Top 10 Cybersecurity Stories of 2016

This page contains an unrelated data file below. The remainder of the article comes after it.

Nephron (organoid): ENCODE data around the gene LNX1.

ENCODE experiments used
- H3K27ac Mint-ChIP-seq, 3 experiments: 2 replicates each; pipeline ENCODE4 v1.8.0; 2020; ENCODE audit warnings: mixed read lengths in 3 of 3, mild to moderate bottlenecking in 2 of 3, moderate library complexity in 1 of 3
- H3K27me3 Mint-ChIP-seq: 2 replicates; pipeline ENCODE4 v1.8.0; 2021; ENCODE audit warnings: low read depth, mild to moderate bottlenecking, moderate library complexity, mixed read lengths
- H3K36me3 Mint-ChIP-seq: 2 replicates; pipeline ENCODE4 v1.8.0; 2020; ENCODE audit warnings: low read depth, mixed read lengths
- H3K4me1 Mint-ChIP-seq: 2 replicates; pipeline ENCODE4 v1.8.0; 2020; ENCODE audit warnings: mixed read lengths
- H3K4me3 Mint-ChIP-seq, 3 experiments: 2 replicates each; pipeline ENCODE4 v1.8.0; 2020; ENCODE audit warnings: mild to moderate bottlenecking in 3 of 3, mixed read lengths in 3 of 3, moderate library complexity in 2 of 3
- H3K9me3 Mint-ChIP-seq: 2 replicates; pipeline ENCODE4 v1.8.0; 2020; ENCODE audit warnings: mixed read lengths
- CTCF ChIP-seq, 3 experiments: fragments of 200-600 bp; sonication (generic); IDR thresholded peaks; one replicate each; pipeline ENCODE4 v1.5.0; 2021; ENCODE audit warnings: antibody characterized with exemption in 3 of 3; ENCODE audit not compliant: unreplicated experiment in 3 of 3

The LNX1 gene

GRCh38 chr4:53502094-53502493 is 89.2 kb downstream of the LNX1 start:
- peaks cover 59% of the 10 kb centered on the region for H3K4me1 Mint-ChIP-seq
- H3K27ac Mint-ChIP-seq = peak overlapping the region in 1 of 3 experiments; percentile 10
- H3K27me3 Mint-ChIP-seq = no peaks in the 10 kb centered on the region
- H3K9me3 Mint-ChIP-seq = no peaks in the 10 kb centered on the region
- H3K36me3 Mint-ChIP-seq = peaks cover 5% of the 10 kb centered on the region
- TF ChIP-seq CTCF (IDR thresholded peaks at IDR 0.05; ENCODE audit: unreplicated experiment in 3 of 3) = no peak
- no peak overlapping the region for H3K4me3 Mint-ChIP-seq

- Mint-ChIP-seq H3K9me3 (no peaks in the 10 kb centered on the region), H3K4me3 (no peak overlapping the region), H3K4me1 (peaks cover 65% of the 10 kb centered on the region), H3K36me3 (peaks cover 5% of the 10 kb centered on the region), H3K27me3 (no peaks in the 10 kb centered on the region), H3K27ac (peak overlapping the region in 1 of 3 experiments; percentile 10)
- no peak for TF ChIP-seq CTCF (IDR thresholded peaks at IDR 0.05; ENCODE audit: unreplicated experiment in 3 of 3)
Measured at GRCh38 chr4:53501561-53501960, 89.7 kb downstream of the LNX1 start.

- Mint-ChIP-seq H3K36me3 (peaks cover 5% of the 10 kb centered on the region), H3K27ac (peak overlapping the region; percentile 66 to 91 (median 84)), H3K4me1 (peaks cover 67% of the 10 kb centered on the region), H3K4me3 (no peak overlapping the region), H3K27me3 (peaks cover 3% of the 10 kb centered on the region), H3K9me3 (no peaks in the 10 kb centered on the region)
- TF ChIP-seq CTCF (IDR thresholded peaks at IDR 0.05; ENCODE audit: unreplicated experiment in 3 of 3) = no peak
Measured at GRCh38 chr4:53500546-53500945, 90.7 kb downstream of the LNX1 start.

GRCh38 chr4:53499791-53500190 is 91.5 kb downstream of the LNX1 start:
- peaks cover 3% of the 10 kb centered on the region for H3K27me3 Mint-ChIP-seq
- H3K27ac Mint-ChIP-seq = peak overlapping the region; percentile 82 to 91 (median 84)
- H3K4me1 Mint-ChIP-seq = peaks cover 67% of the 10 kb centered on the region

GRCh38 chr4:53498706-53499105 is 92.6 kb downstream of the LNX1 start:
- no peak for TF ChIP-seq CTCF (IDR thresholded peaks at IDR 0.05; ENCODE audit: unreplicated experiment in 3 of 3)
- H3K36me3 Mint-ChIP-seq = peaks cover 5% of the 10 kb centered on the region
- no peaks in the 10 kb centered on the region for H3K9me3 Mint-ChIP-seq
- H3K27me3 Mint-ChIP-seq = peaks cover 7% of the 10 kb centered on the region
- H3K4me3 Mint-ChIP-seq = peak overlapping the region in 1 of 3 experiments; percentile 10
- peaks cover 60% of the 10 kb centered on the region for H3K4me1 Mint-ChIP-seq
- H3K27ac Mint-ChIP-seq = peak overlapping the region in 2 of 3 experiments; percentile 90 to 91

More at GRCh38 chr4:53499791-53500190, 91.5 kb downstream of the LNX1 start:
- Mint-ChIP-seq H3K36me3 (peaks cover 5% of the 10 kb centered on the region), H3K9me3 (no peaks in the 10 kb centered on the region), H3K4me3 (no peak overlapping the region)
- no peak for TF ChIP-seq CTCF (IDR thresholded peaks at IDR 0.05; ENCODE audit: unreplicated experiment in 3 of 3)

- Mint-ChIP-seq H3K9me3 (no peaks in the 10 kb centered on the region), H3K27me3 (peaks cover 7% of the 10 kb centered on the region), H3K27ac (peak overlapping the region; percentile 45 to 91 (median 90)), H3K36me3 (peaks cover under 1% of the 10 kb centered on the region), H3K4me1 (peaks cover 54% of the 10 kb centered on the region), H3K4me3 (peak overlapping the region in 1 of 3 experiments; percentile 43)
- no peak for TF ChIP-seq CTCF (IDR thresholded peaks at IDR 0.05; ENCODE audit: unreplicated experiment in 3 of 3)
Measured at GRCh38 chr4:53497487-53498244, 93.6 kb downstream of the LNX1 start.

There’s no doubt that 2016 was an eventful year, particularly on the cybersecurity front. Resourceful hackers found newer, better and more invasive ways to access the sensitive information they were after and ransomware continued to be a lucrative venture. Meanwhile, security professionals fought an uphill battle leveraging every tool and technology available to them in order to remain one step ahead of their attackers. In case you missed it, our friends over at Computer Weekly and TechTarget rounded up the ten biggest stories of the year. They were as follows: 1. C-suite executives confused about cyber-attacks … In a study that polled more than 700 executives, IBM discovered that key business leaders remain confused about the topic of cybersecurity. Despite the fact that 68 percent list security as a major concern and 75 percent believe having a comprehensive incident response plan in place is important, the reality is many execs don’t know who their true adversaries are or how to combat them. The study also highlighted the importance of key executives taking a more active role and being more engaged with CISOs. → Read more 2. National Cyber Security Centre to be UK authority on information security… The UK’s National Cyber Security Centre (NCSC) will focus on the financial sector as a top priority. The NCSC was announced as part of the government’s National Cyber Security plan for the next five years. It will ultimately become host to a “cyber force” ready to handle cyber incidents in the UK and ensure “faster and more effective responses to major attacks”. The centre will also be a unified source of advice and support for the economy, replacing the current array of bodies with a single point of contact. One of the NCSC’s first tasks will be to work with the Bank of England to produce advice for the financial sector for managing cybersecurity more effectively. → Read more 3. Hunters: a whole breed of enterprise cyber defenders … Security leaders agree that the days of relying on security system alerts to scramble first responders to cyber-attacks are past. In the face of increasing volumes of attacks, defenders need technologies that take care of the bulk of the low-level stuff so that they can concentrate on those slipping through the net. Enter the “hunters,” a rare breed of information security analysts who sniff out traces of cyber attackers and go in pursuit, relentlessly tracking and hunting down their quarry. → Read more 4. Security should be driven by business (says Corvid’s Andrew Nanson)… According to Andrew Nanson, chief technology officer of Corvid and former cyber security adviser to Nato and the UK’s intelligence and defence agencies, information security systems driven by products are no good for business. Instead, he believes Information security should be business-driven and investments assessed for their effectiveness and business value. → Read more 5. Darktrace says business needs AI defense against AI attacks… According to Emily Orton, director of UK information security startup Darktrace, the world is entering a new era of cyber-attacks in which the integrity of data is at risk. Cyber attackers are turning to machine learning to create smarter attacks and defenders will require similar technology to detect them. There has also been an increased usage of artificial intelligence (AI) by attackers to enable highly customized attacks that can be detected only if the defenders are also using AI. → Read more 6. IoT security window is closing rapidly… According to Intel's IoT security manager, Lorie Wigle, the window of opportunity for addressing security risks in internet of things devices is closing rapidly. Industry players need to address the security of IoT devices urgently before it is too late. Equally important is the need to ensure that security can be “operationalized” in the sense that these devices must be capable of being updated and upgraded when necessary. → Read more 7. Sage data breach highlights risk of insider threats… UK-based accounting software firm Sage issued a warning to customers in the UK and Ireland, noting a recent data breach that may have compromised personal details and bank account information of employees at nearly 300 UK firms. The breach, which occurred due to unauthorized access using an internal log-in, brings to light the critical importance of addressing the risk of insider threats. → Read more 8. No endgame for cybersecurity… Two of the most valuable lessons in cybersecurity are to know your enemy and not to rely on users to be secure. According to industry veteran Mikko Hypponen, there really is no endgame when it comes to cybersecurity. Cyber attackers are continually evolving their techniques and capabilities to steal and monetize data in new ways, which means the goalposts are continually moving. Security professionals must continuously adapt at the same rate. → Read more 9. UK firms could face £122bn in data breach fines in 2018… UK businesses could face up to £122bn in penalties for data breaches when new EU legislation comes into effect in 2018, the Payment Card Industry Security Standards Council (PCI SSC) has warned. As such, The PCI Security Standards Council is urging firms to act now to avoid exponentially increased penalties under new EU data protection regulations. → Read more 10. Breaches should be on the decline by now, says infosec veteran John Walker… According to security veteran John Walker, data breaches should now be declining. A focus on the board, governance and compliance is distracting many infosec leaders from the real objective of securing data. Walker also defines a good information security leader as someone who is willing to speak out and say things no one else is willing to say, which he admits can be painful at times. → Read more What was your biggest cybersecurity takeaway from 2016? Please share in the comments below. And don’t forget to download your free trial of Ayehu security automation and orchestration platform to avoid becoming a cybersecurity victim in 2017!There’s no doubt that 2016 was an eventful year, particularly on the cybersecurity front. Resourceful hackers found newer, better and more invasive ways to access the sensitive information they were after and ransomware continued to be a lucrative venture. Meanwhile, security professionals fought an uphill battle leveraging every tool and technology available to them in order to remain one step ahead of their attackers. In case you missed it, our friends over at Computer Weekly and TechTarget rounded up the ten biggest stories of the year. They were as follows: